5. There’s still a ways to go

John Wall in NBA Live 15

Now, having said all that…there is still a long road ahead of the series. There are some key improvements and additions that still need to be made, and some things that the game must have or achieve as early as NBA Live 16. Customisation is high up on that list: custom rosters, Create-a-Player, and gameplay sliders, to name but a few vital features. I anticipate that the development team will be patching and tuning the game as the season progresses, but sliders can be very useful in enhancing an individual gamer’s experience. Custom rosters are also a must moving forward, as they play a big role in adding replay value, and creating different and interesting experiences.

While the animations are a lot better, there’s still room for improvement. The controls are much more responsive, but I’d still like them to be a little more fluid. The modes are solid – again, I’ve noticed some subtle but very welcome improvements in Dynasty Mode – but seeing what NBA 2K has done in that regard, NBA Live’s modes have to get deeper. Again, there are sim elements in the game as far as team strategies, player movement, shot distribution and so on, but other elements such as shooting percentages and points in the paint aren’t as realistic as I would like. The gameplay has improved, it’s sim-oriented, but the realism isn’t quite where it needs to be…yet.

At the end of the day, my initial impressions of NBA Live 15 are that it’s enjoyable, and a pretty solid game across the board. Does it top NBA 2K15? No, I’m certainly not about to suggest that. That was an unrealistic goal to begin with, so I’m not disappointed that NBA Live still has a ways to go. It is, however, a significant step up from NBA Live 14, which it absolutely needed to be. The series appears to be headed in the right direction, and I think that NBA Live 15 is an encouraging sign of things to come. Anyone on the fence should try before they buy, but as for me, I can honestly say that I’ll be playing NBA Live 15 along with NBA 2K15 for the next year.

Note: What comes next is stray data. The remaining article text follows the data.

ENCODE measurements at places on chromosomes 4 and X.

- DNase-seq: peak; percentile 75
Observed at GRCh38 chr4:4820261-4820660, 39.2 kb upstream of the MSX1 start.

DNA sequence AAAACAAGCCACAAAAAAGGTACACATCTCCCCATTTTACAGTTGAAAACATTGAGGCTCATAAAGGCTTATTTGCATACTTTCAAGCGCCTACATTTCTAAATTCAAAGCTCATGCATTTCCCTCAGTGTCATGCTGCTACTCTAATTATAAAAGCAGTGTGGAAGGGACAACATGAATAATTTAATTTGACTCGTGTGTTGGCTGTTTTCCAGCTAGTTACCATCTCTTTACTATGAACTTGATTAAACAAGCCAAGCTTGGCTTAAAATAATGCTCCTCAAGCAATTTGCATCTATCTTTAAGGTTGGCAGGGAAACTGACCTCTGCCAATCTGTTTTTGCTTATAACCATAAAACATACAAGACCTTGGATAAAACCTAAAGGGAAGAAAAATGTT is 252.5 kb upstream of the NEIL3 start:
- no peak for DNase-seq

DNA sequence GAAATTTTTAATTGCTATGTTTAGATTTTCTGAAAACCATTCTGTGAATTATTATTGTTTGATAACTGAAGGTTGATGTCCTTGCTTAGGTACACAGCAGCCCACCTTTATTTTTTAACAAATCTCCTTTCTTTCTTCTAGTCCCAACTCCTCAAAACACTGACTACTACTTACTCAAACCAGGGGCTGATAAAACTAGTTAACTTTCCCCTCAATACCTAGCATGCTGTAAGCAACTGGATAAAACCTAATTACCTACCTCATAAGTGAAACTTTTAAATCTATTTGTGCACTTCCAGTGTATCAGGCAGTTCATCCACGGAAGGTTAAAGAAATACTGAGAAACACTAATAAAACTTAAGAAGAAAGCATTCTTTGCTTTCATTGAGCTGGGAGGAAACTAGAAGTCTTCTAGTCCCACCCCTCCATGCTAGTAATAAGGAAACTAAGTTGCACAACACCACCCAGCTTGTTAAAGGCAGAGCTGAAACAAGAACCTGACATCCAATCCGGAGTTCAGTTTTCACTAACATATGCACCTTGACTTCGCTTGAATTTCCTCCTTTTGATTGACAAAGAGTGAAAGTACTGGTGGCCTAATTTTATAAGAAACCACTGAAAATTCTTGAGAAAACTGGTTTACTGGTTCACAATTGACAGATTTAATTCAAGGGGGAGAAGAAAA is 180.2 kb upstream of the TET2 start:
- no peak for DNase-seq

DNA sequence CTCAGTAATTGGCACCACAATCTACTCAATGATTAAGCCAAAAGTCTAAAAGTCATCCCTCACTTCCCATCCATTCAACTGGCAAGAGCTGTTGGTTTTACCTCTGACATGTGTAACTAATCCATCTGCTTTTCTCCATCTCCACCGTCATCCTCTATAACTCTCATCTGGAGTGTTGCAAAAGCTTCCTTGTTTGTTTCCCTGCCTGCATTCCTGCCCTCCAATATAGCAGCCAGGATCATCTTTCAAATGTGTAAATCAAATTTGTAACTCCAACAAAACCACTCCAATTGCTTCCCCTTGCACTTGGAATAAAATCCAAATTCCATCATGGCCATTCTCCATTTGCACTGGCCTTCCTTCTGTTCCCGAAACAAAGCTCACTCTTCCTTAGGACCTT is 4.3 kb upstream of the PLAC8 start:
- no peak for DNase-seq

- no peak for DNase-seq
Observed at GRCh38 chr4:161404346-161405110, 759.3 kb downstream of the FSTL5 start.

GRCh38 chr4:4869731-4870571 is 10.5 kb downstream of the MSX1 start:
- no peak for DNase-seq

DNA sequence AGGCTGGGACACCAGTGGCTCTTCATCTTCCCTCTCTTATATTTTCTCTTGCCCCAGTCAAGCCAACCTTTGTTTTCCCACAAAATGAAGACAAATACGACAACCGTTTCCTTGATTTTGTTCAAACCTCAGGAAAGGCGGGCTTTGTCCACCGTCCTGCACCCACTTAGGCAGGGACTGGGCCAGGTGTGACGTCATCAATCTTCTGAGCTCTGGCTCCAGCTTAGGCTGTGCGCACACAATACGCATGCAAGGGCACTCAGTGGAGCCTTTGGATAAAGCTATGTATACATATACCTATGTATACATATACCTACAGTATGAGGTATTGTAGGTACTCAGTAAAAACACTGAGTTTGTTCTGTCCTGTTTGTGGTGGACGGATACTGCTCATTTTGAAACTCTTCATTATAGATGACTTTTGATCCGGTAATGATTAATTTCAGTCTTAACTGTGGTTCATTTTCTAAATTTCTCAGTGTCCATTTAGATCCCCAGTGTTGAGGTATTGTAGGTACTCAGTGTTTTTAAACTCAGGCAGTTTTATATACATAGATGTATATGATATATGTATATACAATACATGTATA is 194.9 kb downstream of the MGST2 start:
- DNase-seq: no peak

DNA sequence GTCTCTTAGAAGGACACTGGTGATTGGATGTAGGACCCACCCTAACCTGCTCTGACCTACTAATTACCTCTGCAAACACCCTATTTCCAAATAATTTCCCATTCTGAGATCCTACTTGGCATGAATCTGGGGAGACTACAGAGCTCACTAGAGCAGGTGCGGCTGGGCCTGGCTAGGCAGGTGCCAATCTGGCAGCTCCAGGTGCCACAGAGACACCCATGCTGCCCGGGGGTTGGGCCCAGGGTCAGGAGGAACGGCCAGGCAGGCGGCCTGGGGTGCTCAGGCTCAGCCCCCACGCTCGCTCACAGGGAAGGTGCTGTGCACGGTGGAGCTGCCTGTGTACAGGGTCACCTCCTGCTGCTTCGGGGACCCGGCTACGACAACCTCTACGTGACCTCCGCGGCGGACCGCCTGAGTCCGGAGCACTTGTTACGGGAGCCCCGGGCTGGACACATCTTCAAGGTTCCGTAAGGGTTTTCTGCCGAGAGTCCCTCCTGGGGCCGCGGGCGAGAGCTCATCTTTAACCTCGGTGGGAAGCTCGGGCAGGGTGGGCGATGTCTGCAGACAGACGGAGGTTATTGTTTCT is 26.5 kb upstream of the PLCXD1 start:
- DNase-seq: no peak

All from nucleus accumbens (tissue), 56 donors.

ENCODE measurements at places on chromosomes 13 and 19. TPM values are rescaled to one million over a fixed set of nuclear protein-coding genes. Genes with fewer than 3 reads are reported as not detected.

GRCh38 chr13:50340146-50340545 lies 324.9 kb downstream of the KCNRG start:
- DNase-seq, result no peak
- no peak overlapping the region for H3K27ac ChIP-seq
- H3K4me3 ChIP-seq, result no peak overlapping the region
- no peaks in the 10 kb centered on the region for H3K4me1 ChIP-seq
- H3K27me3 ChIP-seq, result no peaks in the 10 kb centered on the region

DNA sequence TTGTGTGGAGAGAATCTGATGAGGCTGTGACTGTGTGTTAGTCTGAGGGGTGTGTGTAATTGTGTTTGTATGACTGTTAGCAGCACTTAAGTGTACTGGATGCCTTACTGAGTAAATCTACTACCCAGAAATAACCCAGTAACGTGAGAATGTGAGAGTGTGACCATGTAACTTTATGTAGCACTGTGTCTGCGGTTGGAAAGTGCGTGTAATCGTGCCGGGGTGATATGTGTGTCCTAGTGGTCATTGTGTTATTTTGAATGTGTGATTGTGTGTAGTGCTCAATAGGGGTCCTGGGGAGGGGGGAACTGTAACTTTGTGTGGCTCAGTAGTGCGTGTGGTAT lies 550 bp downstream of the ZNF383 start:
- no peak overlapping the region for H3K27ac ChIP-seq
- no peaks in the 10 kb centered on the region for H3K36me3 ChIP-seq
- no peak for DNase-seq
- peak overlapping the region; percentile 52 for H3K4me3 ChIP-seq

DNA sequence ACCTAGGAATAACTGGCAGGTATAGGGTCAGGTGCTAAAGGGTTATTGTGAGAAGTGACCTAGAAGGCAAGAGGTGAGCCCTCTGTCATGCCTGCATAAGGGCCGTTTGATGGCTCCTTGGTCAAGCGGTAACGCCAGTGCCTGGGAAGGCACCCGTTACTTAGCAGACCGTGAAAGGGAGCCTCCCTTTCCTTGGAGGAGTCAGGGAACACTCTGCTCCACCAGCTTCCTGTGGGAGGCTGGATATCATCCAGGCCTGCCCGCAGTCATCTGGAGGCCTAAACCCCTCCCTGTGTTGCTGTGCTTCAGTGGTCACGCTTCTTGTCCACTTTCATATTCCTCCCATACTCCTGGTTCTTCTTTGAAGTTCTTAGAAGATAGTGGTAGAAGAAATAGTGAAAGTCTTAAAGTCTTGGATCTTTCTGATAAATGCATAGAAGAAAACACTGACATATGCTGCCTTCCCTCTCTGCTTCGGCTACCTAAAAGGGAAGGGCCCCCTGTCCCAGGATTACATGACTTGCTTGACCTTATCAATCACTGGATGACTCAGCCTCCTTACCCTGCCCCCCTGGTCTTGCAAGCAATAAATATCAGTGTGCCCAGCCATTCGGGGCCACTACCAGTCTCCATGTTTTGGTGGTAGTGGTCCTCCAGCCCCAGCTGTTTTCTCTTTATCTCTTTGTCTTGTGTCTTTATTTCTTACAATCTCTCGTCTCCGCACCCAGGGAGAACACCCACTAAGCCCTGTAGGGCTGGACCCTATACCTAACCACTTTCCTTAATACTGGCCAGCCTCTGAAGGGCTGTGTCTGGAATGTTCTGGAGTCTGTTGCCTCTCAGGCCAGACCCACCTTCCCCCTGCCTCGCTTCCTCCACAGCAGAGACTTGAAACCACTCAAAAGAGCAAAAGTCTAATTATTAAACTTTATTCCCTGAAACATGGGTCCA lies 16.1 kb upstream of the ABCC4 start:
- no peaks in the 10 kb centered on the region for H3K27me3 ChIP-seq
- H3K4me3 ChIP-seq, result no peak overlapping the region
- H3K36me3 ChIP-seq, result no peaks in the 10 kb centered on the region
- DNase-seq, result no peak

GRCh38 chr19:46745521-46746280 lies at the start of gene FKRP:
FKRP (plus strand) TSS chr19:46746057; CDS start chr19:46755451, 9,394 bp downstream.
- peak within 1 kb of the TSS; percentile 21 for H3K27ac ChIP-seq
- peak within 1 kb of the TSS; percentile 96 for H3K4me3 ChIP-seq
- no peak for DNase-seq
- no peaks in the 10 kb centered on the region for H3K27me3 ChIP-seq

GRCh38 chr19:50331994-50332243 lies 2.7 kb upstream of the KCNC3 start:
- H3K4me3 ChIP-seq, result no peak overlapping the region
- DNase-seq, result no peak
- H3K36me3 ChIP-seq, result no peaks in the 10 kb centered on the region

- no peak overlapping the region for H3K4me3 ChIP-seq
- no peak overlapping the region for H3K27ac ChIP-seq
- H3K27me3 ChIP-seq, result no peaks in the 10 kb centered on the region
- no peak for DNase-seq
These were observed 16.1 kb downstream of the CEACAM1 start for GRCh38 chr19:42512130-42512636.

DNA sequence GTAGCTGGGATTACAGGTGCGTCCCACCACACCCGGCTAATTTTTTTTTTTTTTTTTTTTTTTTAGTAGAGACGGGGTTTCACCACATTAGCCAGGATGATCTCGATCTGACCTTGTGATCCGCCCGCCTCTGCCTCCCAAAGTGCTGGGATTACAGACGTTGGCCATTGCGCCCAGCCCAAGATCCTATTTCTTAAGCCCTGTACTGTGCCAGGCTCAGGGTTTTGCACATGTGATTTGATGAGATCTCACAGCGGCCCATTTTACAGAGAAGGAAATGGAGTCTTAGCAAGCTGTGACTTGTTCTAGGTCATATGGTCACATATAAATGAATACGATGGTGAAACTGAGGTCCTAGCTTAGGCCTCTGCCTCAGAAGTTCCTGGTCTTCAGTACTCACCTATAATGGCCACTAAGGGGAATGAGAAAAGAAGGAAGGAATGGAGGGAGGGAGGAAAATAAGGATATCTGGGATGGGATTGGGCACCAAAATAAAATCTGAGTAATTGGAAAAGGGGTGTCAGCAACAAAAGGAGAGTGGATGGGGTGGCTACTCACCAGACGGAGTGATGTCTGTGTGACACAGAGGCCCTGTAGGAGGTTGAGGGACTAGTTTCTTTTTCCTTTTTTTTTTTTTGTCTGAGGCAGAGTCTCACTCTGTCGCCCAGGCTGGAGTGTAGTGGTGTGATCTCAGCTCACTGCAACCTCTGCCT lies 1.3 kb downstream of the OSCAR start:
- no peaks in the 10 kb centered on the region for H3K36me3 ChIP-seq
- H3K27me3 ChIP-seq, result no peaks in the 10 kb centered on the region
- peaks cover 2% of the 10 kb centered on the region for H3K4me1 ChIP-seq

Once again, I will be going into more detail in future articles, as well as the NLSC Podcast, but for now, that’s an overview of my initial impressions of NBA Live 15. If you’d like to share any of your impressions of the game so far, or ask me any questions about the full version, please feel free to do so in the comments section below. As always, I also invite you to join in the discussion that’s taking place in the NLSC Forum. Thanks for checking in this week, please join me again next Friday for another Five.

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I played the Live series since the beginning. I still don’t miss it on PC. EA improved on 2014, but 2015 is an unfinished product.